## The CGS System of Units

The centimetre-gram-second system (abbreviated CGS or cgs) is a metric system of physical units propsed by the German mathematician Gauss, based on the centimetre as the length unit, the gram as the mass unit, and second as the time unit, as opposed to the metre, Kg and second in the internationally accepted SI system. All CGS mechanical units are unambiguously derived from these three base units, but there are several different ways of extending the CGS system to cover electromagnetism.

The CGS system has been largely supplanted by the MKS system, based on metre, kilogram, and second. MKS was in turn extended and replaced by the International System of Units (SI). The latter adopts the three base units of MKS, plus the ampere, mole, candela and kelvin. In many fields of science and engineering, SI is the only system of units in use but there remain niche areas where the CGS system is prevalent.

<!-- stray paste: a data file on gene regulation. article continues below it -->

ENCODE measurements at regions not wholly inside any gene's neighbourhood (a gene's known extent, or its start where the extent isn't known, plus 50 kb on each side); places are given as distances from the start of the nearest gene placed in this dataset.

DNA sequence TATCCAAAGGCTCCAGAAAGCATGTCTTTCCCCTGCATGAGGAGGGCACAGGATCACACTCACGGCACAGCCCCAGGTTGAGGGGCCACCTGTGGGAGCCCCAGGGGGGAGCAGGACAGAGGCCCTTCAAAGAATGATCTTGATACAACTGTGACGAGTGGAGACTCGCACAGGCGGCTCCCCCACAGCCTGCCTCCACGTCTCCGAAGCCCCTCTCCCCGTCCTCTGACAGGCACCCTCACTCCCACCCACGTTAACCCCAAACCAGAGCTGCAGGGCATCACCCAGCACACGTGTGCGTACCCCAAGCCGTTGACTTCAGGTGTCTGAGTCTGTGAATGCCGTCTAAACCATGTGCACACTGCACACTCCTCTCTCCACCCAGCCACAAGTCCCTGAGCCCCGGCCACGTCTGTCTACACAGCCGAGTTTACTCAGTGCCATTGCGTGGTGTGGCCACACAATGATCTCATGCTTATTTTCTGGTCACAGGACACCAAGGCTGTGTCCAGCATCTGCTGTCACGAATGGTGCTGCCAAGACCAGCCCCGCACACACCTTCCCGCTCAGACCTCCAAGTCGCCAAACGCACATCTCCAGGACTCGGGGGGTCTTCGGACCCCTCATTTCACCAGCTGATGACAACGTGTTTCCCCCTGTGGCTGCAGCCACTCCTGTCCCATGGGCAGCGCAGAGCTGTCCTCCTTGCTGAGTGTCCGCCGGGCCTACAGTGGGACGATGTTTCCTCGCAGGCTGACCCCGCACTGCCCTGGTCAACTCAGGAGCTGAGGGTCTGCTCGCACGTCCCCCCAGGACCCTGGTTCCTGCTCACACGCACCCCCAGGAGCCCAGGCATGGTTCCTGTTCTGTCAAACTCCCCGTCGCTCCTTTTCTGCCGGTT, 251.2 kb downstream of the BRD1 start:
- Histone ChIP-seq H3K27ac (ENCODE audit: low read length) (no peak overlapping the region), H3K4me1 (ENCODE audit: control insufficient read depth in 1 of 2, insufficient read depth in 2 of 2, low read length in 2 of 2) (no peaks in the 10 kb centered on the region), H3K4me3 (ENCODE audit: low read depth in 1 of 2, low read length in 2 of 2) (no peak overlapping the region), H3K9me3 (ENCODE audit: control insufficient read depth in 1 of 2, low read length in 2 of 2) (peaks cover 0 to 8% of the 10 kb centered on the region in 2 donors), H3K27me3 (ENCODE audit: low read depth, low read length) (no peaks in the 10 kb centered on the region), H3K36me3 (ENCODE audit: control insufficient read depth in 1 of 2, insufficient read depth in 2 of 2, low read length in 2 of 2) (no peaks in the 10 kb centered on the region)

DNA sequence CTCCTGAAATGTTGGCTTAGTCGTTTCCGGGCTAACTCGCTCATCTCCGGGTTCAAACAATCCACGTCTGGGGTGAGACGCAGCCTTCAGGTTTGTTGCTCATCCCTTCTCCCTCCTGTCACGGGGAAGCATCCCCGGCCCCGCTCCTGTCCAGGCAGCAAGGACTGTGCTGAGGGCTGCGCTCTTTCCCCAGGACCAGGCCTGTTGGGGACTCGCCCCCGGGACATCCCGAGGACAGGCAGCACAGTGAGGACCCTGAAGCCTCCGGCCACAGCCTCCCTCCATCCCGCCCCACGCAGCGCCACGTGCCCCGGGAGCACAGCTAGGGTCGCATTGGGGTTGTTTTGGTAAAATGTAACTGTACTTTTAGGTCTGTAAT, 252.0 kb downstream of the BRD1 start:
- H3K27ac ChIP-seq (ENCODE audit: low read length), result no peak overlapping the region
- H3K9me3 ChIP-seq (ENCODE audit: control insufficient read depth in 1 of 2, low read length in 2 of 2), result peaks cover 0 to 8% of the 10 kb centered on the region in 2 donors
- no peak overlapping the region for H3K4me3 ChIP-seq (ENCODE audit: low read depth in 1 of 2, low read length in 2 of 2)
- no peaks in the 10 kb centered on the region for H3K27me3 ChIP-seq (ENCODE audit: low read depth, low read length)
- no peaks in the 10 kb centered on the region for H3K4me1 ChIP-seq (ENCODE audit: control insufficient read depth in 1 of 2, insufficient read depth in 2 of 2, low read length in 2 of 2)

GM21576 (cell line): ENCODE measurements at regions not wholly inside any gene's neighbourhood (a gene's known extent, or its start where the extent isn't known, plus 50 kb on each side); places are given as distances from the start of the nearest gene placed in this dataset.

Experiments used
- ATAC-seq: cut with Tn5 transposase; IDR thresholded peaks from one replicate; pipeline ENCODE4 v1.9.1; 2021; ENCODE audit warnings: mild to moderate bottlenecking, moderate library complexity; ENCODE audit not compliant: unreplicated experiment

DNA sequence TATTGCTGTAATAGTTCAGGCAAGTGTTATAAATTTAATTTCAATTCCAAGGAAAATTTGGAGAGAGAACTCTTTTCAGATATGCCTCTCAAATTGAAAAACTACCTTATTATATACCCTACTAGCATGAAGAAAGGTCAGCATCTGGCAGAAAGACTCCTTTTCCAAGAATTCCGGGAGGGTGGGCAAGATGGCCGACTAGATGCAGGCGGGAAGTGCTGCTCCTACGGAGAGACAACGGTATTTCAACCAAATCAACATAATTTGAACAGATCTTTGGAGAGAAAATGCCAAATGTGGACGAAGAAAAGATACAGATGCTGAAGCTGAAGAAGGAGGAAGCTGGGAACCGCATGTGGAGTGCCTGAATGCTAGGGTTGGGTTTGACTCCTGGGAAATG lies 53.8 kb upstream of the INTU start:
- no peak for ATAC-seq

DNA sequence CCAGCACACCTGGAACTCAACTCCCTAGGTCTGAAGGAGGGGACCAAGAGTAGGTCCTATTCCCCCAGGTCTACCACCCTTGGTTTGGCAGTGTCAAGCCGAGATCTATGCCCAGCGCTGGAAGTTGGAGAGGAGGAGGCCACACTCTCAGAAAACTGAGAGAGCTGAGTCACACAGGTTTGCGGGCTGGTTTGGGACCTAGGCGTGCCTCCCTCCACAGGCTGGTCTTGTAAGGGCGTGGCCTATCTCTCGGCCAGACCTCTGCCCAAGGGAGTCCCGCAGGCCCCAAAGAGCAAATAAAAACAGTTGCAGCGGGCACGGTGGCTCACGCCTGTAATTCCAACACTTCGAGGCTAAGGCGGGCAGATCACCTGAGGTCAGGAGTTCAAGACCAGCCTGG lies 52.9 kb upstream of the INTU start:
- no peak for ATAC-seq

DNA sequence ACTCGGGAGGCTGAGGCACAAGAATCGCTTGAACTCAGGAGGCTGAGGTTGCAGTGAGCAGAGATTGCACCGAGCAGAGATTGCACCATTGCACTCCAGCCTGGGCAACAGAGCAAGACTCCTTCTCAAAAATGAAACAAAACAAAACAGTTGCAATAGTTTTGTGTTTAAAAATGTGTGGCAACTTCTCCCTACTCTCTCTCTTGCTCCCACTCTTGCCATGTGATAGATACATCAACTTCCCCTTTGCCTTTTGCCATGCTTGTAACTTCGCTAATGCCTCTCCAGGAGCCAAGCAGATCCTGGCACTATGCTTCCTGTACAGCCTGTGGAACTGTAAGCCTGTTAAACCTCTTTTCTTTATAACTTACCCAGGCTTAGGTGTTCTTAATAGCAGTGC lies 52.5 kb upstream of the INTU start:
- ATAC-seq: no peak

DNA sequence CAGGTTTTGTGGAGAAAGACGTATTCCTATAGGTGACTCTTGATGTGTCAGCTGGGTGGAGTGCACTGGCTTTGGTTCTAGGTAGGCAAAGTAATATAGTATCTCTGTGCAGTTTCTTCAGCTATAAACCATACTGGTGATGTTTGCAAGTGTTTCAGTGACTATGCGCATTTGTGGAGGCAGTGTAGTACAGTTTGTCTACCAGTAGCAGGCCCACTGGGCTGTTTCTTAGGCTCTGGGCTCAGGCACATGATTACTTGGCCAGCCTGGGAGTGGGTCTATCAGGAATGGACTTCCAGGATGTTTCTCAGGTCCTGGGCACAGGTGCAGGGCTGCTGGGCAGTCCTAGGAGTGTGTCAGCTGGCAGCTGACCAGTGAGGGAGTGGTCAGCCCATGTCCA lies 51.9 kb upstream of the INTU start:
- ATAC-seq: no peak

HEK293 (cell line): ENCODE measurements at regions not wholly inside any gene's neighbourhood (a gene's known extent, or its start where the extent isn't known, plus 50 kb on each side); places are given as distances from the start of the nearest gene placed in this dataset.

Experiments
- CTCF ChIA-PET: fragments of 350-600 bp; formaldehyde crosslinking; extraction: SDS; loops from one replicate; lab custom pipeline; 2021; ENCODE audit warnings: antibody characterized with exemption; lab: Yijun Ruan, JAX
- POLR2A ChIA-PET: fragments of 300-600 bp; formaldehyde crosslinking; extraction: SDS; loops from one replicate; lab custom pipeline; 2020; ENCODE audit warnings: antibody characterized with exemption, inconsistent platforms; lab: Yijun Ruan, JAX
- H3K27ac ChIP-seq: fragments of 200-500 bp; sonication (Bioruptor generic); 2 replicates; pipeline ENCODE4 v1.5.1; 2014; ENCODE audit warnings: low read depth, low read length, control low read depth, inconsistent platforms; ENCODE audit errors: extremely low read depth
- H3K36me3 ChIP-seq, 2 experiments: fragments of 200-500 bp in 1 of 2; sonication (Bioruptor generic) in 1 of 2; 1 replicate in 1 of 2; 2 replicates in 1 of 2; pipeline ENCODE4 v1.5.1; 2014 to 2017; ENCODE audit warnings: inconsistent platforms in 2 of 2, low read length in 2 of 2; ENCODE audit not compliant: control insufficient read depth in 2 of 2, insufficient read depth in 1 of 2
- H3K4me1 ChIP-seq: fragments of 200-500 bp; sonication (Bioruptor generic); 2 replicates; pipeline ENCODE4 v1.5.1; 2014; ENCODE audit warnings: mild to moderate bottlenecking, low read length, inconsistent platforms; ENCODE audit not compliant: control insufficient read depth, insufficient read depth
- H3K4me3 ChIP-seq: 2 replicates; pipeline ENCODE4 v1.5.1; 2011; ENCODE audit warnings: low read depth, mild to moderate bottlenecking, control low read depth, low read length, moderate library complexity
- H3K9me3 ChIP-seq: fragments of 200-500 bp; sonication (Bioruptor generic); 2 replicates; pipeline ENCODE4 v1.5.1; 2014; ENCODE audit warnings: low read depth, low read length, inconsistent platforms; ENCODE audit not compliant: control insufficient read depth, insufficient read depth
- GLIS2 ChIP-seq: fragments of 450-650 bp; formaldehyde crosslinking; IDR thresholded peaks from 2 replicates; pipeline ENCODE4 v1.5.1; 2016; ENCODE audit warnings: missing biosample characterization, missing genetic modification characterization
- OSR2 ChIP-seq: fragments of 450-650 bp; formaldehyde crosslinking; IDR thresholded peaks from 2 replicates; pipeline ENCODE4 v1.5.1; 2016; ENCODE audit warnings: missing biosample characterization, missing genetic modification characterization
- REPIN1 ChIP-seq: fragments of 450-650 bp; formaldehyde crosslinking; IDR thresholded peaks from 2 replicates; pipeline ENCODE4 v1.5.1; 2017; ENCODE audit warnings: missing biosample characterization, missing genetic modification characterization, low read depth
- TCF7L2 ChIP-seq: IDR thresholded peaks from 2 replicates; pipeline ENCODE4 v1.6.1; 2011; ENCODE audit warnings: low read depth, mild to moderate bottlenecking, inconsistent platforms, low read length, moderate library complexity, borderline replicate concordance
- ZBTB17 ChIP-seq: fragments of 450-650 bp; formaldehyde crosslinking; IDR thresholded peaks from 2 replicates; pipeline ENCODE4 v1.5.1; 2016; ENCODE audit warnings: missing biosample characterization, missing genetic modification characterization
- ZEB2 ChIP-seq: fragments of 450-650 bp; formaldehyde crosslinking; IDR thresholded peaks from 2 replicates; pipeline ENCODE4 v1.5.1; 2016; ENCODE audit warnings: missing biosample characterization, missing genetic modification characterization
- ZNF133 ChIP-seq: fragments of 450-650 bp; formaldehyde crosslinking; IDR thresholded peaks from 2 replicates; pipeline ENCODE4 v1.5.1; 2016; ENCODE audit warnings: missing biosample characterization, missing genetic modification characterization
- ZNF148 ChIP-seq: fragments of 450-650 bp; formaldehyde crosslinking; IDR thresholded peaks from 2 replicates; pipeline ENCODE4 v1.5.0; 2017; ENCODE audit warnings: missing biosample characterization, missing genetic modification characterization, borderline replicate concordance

In measurements of purely mechanical systems (involving units of length, mass, force, energy, pressure, and so on.), the differences between CGS and SI are straightforward and rather trivial; the unit-conversion factors are all powers of 10 arising from the relations 100 cm = 1m and 1000 g = 1 kg. For example, the CGS derived unit of force is the dyne, equal to 1g·cm/s 2 , while the SI derived unit of force is the newton, 1kg·m/s 2 . It is straightforward to show that 1 dyne =10 −5 Newtons: On the other hand, in measurements of electromagnetic phenomena (involving units of charge, electric and magnetic fields, voltage, and so on), converting between CGS and SI is much more subtle and involved. In fact, formulas for physical laws of electromagnetism (such as Maxwell's equations) need to be adjusted depending on what system of units one uses. This is because there is no one-to-one correspondence between electromagnetic units in SI and those in CGS, as is the case for mechanical units. Furthermore, within CGS, there are several plausible choices of electromagnetic units, leading to different unit sub-systems, including Gaussian, ESU, EMU, and Heaviside-Lorentz. Among these choices, Gaussian units are the most common today, and in fact the phrase CGS units is often used to refer specifically to CGS-Gaussian units.